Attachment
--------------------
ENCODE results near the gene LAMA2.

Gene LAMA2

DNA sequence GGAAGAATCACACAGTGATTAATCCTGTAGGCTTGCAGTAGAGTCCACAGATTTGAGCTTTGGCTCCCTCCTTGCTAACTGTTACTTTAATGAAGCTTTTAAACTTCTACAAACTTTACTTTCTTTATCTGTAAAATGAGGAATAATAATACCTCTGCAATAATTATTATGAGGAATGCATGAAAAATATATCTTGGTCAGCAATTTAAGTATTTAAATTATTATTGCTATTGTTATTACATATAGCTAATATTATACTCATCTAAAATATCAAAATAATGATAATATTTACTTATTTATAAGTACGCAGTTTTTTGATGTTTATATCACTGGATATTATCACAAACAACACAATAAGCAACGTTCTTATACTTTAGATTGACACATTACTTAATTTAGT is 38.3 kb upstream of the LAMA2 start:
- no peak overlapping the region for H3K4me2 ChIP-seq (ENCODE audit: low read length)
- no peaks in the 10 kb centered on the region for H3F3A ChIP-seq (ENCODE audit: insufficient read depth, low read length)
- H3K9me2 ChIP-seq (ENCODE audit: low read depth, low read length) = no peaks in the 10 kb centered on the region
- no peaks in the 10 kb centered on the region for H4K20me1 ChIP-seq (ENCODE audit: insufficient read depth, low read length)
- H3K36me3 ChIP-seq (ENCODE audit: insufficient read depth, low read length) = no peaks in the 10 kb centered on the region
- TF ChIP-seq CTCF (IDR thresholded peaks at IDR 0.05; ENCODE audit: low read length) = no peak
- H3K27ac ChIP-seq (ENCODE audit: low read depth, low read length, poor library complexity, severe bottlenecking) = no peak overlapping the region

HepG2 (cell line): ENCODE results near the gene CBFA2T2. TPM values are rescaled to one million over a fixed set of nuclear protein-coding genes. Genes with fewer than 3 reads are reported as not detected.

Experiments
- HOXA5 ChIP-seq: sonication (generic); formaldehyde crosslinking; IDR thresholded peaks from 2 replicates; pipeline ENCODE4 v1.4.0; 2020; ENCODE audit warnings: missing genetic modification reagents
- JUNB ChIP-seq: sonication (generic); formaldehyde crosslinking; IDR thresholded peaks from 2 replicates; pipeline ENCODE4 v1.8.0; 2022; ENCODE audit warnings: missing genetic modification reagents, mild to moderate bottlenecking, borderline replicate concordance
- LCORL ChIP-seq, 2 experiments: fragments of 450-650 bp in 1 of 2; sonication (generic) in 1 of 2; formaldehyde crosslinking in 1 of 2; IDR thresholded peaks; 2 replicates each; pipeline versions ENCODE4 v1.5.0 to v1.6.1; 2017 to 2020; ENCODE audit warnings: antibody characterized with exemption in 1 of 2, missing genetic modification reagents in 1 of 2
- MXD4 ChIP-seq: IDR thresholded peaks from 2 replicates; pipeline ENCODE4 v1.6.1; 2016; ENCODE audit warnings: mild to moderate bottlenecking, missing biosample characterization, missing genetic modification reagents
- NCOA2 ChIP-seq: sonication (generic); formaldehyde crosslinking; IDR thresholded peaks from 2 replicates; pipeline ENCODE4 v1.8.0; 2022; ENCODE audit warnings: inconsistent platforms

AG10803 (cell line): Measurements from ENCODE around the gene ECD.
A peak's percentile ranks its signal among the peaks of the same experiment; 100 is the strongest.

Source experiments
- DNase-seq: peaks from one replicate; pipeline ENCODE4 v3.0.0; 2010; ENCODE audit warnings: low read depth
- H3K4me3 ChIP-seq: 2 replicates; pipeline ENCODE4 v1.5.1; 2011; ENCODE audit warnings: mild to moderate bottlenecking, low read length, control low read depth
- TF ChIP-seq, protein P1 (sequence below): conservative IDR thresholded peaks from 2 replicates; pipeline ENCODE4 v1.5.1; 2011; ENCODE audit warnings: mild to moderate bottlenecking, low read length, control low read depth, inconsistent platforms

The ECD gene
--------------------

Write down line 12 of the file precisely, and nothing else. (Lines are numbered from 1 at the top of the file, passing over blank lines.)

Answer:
Experiments